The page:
In a dispute over normal wear and tear, the key is communicating clearly. Open, respectful conversations often lead to an agreeable resolution without bringing monetary implications into the mix.
However, if a resolution can’t be reached between landlord and tenant, local laws and regulations, in addition to the original, signed lease agreement terms, should be consulted to guide the dialogue.
The landlord or property manager must collect a security deposit before a tenant moves into a rental unit. A security deposit serves as a form of insurance against potential damage and is a means to cover any renter damage caused by negligence. The bottom line is that it can be a form of true motivation for renters to look after a unit carefully.
A security deposit amount is frequently valued at one month’s rent and collected at the same time as the first month’s rent – typically before the tenant moves into the property. If there’s no property damage when the renter moves out, the landlord must legally return the security deposit to them. Failure to do so entitles the tenant to seek legal action.
Here’s a normal excessive wear and tear checklist that property managers and landlords can include in their lease agreements so there’s no confusion at the end of the lease.
What Landlords Should Do If They Discover Property Damage
If property damage is discovered, the landlord is required to share a list of deductions as repair expenses with the renter. This written documentation can rationalize the reasoning why the security deposit is only being refunded partially or in some cases, not at all.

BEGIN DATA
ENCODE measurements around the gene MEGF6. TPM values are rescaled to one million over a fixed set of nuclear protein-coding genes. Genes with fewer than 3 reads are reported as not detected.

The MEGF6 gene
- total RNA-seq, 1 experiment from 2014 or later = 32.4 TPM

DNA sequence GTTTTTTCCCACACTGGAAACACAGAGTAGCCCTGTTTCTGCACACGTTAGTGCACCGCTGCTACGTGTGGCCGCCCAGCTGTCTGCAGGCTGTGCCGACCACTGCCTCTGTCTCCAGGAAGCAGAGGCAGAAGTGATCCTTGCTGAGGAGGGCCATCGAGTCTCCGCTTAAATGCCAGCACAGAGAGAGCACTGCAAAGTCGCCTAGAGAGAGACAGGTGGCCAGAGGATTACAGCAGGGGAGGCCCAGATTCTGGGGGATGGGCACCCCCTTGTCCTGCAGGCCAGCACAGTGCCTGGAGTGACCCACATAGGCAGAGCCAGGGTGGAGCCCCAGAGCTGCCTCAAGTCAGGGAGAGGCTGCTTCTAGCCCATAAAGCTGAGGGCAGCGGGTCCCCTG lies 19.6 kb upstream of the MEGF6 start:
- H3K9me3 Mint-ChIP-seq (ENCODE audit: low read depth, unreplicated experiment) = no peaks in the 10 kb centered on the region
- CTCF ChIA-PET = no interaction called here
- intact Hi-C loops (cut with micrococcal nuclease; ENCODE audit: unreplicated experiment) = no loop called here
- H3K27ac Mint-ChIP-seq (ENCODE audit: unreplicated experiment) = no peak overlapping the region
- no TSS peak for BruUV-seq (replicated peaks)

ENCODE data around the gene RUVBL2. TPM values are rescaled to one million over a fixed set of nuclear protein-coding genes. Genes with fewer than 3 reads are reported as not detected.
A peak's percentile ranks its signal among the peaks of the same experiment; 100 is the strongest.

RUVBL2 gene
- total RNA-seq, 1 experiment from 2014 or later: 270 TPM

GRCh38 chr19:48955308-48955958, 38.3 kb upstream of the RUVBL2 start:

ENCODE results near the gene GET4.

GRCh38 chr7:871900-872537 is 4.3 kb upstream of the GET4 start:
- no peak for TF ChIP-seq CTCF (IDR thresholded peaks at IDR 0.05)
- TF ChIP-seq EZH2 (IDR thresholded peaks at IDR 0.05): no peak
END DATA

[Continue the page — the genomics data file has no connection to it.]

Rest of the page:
How Much Can You Charge Tenants If There Is Property Damage?
The answer to this common question ultimately depends on the kind of damage involved. Typically, there is not a legal maximum on damage-related fees, simply because the price tag is determined by the type of repair required to bring the unit back into its original state before the renter moved in.
The charges, however, do have to be considered “reasonable.” For example, if a fee is in excess of typical local rates for the type of repair work required, it could actually be considered unreasonable.
In most cases, property managers and landlords get estimates from contractors and research repair costs. That way, they have written proof illustrating the expense related to repairing or replacing the issue.
Always Document Normal Wear and Tear
To avoid disputes, meticulous documentation is vital. Here are some steps to consider:
- Conduct a thorough move-in inspection with the renter before they move in and a move-out inspection when they give their notice. Always take pictures and/or videos and make notes of the rental unit’s overall condition to develop a baseline.
- Both landlord and tenant should have a written lease agreement that defines responsibilities and expectations clearly regarding regular maintenance and potential repairs.
- Keep track of all maintenance and repairs performed over the lease term. This can validate what’s considered normal wear and tear and renter-caused damages.
Can You Charge for Normal Wear and Tear?
In a nutshell, the answer is typically no. Any damages that result from normal wear and tear is in fact the landlord’s responsibility. However, conversely, tenants are responsible for excessive damage. Keep in mind, as a property manager or landlord, you can only make deductions to a renter’s security deposit if they have caused damage that exceeds what’s considered normal wear and tear.
Can You Deduct Routine Maintenance Fees and Normal Wear and Tear From The Security Deposit?
Be sure to check your state and local laws, but the answer is almost always no. The security deposit is meant for unpaid rent, repair of damages to the property beyond normal wear and tear, and any cleaning needed to get the property back to the level of cleanliness it was at move-in.
Prevention is Key
As a property manager or landlord, truly understanding normal wear and tear is essential. A more proactive approach to maintenance, such as regular check-ins and preventive measures like pest control, can help reduce tenant complaints and legal disputes in the long run.